Figure 3 depicts the level of Chinese population during different years and it is obvious that the population continues to grow. The reasons for this include high life expectancy and baby boomers born from 1950s to 1980s, before the implementation of the one child policy. Based on the world’s population today, every fifth person lives in China. The numbers are constantly changing, but the tendency of the population to increase still remains, despite the fact that the growth rate is small, only 0.53% compared to the previous year (China Population, 2016). Examining other population characteristics, it should be mentioned that in 2015 17,084,027 children were born alive. The number of stillborn deaths was slightly more than half this number, 9,807,269 people (China Population, 2016). The male population exceeded the number of females (currently, 705 822 616 of males and 671 572 422of females). According to China Population (2016), the population of the county is expected to grow by 20,156 persons daily through the course of 2016.

Despite having an average population density of 143.3 people per square kilometers, the western and central parts of the country remain less populated compared to the east of the country, where population density is very high. Geographical peculiarities and the life conditions differ greatly in these regions, having influenced the distribution of the population. The working population Chinese population was 1,011,537,642 in 2015. The number of children up to 15 years old was 241,859,243 and the population aged 65+ was 121,740,953 (China Population, 2016). Aging and the number of aged population influences the economic development of the country.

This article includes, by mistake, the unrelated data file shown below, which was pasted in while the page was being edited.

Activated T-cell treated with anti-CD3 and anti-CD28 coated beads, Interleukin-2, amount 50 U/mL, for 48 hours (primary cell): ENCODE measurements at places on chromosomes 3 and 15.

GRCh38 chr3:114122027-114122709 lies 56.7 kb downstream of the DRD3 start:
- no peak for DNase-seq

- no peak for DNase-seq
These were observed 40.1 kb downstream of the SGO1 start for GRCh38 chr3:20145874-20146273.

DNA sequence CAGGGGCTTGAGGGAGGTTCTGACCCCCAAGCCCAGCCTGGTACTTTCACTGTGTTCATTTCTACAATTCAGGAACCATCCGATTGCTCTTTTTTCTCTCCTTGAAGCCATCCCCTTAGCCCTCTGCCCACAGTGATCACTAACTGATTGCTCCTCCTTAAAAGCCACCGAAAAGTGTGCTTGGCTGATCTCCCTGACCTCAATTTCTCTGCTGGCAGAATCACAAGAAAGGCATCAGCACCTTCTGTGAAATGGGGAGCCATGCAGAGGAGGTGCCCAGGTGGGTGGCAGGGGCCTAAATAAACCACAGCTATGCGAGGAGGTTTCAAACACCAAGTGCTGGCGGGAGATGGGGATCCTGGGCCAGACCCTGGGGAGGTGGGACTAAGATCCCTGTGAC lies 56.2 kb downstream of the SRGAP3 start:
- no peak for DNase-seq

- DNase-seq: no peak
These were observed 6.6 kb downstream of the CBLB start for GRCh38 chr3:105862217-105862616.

Aging in China is one of the main problems as it is expected that the number of elderly in the country will closely approach that of the working population, which will lead to economic problems down the road. Taking into consideration the number of working and aging population, it is possible to calculate the age dependency ratio, which was 35.9% in 2015. This estimate means that the amount of people that depend on the working population and are under 65 is less than a half of the working population. Such estimates are considered to be low. The child dependency ratio, an estimate of the children up to 15 years old compared to the working population, was 23.9% in 2015, which was even lower than that of age dependency (China Population, 2016).